A Fork is a branch of the project repository stored on our servers where you can make modifications and then the project owners can merge your changes back to the main project repository.
Creating Forks / Pull Requests
The following steps are applicable to all registered CodePlex users.
Step 1: Create a new Fork of a Project
Go to the Source Control tab of a Mercurial project.
Click on the “Create Fork” link.
Specify a name that will distinguish your intentions, and optionally enter in a description of what the fork is used for.
Once the fork has been created, you’ll be redirected to the “My Forks” view of that project.
At this point, you can toggle the view to see “All Forks” or “My Forks” (the toggle will only be visible if you have existing forks in the project).
Step 2: Fork Clone, Commit, and Push
Since this is your repository, you have full capabilities of committing locally, and pushing changes back up to the central server. This is a key distinction for forks, as the changes in your fork
ARE NOT pushed into the central project repository.
Step 3: Create a Pull Request
Once you have pushed all of your changes to your fork (as well as making sure you have pulled the latest changes from the central repository), you’re ready to create a pull request.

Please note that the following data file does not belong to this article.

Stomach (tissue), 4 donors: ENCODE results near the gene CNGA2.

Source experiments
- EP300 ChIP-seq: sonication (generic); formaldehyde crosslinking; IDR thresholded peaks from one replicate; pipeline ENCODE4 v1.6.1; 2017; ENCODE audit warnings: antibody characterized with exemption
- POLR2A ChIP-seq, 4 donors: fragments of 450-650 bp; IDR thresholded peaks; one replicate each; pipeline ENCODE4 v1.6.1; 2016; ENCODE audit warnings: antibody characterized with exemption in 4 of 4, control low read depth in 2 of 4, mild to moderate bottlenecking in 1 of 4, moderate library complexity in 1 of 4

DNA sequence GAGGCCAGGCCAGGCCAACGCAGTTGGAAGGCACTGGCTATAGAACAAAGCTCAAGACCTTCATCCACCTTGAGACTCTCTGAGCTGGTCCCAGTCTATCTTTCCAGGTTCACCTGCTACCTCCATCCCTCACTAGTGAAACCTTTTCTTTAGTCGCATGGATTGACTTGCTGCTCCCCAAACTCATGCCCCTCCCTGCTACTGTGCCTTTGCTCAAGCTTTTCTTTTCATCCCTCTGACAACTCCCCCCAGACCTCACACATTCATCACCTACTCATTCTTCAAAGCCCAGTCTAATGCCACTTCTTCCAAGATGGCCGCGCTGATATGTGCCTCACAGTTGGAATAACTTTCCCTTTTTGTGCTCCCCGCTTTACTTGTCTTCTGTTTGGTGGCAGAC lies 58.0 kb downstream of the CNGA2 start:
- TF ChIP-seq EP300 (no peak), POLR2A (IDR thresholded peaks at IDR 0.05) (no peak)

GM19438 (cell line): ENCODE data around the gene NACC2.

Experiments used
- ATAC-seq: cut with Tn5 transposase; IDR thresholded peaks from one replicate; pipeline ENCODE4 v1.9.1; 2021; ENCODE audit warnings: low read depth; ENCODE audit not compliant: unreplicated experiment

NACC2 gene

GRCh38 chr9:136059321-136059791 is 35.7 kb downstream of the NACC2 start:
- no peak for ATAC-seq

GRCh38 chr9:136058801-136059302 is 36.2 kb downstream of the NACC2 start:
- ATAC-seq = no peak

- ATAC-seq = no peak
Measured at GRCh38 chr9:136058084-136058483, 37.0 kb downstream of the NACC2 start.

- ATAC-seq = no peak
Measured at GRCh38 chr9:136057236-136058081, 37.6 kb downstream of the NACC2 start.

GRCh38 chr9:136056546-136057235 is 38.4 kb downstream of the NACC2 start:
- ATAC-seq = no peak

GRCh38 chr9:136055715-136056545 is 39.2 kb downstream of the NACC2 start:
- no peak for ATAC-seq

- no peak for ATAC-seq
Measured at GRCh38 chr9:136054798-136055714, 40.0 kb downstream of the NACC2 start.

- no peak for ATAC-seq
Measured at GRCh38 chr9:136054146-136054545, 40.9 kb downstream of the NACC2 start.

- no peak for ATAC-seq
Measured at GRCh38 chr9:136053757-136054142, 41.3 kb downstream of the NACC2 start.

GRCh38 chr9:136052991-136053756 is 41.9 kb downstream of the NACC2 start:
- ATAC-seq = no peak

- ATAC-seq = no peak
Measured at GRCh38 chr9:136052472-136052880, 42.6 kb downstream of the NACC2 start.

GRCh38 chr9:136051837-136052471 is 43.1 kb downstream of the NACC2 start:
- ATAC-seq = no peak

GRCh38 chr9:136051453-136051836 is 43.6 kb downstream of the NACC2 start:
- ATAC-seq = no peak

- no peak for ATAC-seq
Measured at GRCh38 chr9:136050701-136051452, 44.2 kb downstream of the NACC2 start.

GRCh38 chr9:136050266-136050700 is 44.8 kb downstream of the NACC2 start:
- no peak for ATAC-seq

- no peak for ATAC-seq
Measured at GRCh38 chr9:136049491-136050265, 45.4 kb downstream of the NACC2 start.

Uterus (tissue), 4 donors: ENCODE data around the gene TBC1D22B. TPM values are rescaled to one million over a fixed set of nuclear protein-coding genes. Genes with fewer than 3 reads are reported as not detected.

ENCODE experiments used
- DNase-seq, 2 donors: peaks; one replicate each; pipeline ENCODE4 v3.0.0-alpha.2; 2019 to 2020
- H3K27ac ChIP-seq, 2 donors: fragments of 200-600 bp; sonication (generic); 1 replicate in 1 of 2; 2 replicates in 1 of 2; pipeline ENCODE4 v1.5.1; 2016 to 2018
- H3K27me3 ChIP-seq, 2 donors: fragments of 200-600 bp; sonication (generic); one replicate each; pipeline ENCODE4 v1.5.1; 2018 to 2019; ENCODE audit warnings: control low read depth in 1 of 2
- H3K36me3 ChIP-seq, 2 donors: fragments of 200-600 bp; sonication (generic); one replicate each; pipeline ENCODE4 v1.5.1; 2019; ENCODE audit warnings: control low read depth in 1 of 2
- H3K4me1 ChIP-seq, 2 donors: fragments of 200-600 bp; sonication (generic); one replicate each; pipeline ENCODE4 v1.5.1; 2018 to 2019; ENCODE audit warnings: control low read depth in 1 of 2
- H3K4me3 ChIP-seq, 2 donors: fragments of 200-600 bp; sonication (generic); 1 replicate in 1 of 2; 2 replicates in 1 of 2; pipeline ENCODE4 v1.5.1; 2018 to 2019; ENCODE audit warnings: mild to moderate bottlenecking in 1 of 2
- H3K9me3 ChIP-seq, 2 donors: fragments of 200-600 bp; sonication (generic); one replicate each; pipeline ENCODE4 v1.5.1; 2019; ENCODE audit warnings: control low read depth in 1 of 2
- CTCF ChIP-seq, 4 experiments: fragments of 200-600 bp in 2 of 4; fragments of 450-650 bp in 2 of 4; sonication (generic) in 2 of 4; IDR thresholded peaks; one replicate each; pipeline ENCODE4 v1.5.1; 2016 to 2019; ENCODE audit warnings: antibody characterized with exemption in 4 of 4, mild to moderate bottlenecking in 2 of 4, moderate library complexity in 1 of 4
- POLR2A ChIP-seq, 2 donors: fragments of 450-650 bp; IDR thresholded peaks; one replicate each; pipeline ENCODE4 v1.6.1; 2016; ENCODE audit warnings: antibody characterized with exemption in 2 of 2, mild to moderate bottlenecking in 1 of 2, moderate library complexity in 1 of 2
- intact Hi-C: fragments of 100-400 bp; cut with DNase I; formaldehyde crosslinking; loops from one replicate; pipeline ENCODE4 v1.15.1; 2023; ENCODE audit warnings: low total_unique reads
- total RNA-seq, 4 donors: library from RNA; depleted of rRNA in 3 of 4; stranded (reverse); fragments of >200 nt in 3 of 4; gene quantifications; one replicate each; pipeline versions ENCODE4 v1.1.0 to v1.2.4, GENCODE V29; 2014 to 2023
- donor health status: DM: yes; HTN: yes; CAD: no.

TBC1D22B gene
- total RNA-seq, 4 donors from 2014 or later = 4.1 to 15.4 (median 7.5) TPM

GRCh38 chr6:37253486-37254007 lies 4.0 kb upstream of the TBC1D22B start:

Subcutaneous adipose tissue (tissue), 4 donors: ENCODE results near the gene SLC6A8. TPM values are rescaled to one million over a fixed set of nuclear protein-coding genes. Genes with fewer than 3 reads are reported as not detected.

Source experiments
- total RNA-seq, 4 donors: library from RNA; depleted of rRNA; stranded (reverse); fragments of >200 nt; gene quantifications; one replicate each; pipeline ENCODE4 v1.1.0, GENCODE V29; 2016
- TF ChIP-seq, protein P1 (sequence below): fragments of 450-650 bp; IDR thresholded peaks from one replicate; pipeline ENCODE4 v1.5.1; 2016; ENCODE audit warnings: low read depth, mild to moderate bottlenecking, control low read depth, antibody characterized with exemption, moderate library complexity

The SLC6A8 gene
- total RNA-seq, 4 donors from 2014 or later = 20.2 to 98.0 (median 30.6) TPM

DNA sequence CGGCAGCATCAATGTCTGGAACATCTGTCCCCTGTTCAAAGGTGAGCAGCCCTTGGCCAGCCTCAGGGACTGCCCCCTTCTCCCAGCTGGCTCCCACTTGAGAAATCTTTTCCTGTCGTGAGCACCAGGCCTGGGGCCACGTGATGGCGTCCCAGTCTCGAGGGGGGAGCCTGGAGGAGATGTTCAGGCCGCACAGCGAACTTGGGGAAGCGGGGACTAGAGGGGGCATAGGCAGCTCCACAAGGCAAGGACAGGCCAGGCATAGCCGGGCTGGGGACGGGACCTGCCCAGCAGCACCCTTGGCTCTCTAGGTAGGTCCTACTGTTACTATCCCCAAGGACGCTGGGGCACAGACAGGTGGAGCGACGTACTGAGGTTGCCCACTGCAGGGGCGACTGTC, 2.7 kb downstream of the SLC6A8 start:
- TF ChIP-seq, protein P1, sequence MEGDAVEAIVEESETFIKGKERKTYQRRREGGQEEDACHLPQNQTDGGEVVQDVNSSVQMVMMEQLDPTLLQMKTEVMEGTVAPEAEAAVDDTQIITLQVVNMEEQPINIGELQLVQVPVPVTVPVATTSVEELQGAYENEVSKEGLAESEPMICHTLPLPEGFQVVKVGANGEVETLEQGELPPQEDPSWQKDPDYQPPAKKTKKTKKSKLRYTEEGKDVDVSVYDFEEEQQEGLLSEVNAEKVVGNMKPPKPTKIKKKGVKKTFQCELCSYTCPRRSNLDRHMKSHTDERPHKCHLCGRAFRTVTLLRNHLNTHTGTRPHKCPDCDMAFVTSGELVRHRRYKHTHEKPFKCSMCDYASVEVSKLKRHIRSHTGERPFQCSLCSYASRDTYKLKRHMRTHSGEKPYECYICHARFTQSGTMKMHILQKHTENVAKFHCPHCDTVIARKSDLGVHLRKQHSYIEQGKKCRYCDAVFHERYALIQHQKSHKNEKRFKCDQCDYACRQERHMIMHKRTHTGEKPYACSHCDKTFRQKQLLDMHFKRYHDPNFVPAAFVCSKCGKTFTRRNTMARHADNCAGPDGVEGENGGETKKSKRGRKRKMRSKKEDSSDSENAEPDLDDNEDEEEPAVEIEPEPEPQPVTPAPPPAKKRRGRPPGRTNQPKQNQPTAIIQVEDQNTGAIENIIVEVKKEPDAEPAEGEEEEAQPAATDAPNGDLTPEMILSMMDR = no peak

When viewing “My Forks”, you’ll see some actions.
Click on “Send Pull Request”, enter your comments and click “Send”.
Applying Pull Requests
The following steps are applicable to project coordinators or developers for a project only.
If you are a Mercurial project owner, and need to get access to unapplied patches, please
Step 1: Reviewing / Apply Pull Request
As a project contributor, when you visit the forks page, you’ll see that you have the ability to subscribe to pull request notifications. When a user submits a pull request, you’ll receive an email with their comments and a link to the Fork.
Once a pull request has been submitted, you’ll want to pull those changes into your local project repository.
Note: It is recommended that you get fresh clone in case you wish to not accept the changes.
Once pulled, click the Refresh button in the Repository Explorer to see the new changeset(s).
At this point, you should review the changes and determine if you’d like to accept them. If you do not wish to accept the changes, you can simply delete your local repository and re-clone it. If you do accept the changes, push them to the central project
Step 2: Closing the Loop
No matter if you applied or declined the pull request, you should close the loop. This gives the user the reassurance that the pull request was noticed and acted upon. To do this, visit the Forks page again. You’ll notice that we pop all pending pull requests
on to the top so it’s easy to get access to them. Find the pull request you just applied, and click “Apply Pull Request”. Type a message and click Send.
Note: It’s courteous to give really good feedback when declining a pull request. The user is now able to send another pull request with new changes they’ve made to their fork.